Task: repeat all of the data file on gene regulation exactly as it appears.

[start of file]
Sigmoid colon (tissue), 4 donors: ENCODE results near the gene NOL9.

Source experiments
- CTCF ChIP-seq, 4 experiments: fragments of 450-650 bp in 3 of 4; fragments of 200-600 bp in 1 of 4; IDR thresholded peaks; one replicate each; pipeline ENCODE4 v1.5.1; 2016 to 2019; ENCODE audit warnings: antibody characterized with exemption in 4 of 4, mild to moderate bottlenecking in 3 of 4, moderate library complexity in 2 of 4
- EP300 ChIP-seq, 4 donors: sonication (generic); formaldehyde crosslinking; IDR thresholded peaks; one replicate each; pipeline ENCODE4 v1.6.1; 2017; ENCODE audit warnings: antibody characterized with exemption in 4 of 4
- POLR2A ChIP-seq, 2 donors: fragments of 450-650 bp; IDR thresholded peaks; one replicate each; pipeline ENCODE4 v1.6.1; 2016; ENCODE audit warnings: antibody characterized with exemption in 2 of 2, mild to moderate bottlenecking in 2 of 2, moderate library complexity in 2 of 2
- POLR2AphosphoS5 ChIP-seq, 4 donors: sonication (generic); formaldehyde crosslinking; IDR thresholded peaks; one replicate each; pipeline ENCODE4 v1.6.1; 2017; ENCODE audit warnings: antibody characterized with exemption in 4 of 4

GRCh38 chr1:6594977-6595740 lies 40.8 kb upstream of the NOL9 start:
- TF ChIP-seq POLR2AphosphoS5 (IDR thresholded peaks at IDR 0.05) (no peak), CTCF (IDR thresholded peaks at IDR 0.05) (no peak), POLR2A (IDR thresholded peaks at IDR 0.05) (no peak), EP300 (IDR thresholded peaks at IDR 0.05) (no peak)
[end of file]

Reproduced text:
Sigmoid colon (tissue), 4 donors: ENCODE results near the gene NOL9.

Source experiments
- CTCF ChIP-seq, 4 experiments: fragments of 450-650 bp in 3 of 4; fragments of 200-600 bp in 1 of 4; IDR thresholded peaks; one replicate each; pipeline ENCODE4 v1.5.1; 2016 to 2019; ENCODE audit warnings: antibody characterized with exemption in 4 of 4, mild to moderate bottlenecking in 3 of 4, moderate library complexity in 2 of 4
- EP300 ChIP-seq, 4 donors: sonication (generic); formaldehyde crosslinking; IDR thresholded peaks; one replicate each; pipeline ENCODE4 v1.6.1; 2017; ENCODE audit warnings: antibody characterized with exemption in 4 of 4
- POLR2A ChIP-seq, 2 donors: fragments of 450-650 bp; IDR thresholded peaks; one replicate each; pipeline ENCODE4 v1.6.1; 2016; ENCODE audit warnings: antibody characterized with exemption in 2 of 2, mild to moderate bottlenecking in 2 of 2, moderate library complexity in 2 of 2
- POLR2AphosphoS5 ChIP-seq, 4 donors: sonication (generic); formaldehyde crosslinking; IDR thresholded peaks; one replicate each; pipeline ENCODE4 v1.6.1; 2017; ENCODE audit warnings: antibody characterized with exemption in 4 of 4

GRCh38 chr1:6594977-6595740 lies 40.8 kb upstream of the NOL9 start:
- TF ChIP-seq POLR2AphosphoS5 (IDR thresholded peaks at IDR 0.05) (no peak), CTCF (IDR thresholded peaks at IDR 0.05) (no peak), POLR2A (IDR thresholded peaks at IDR 0.05) (no peak), EP300 (IDR thresholded peaks at IDR 0.05) (no peak)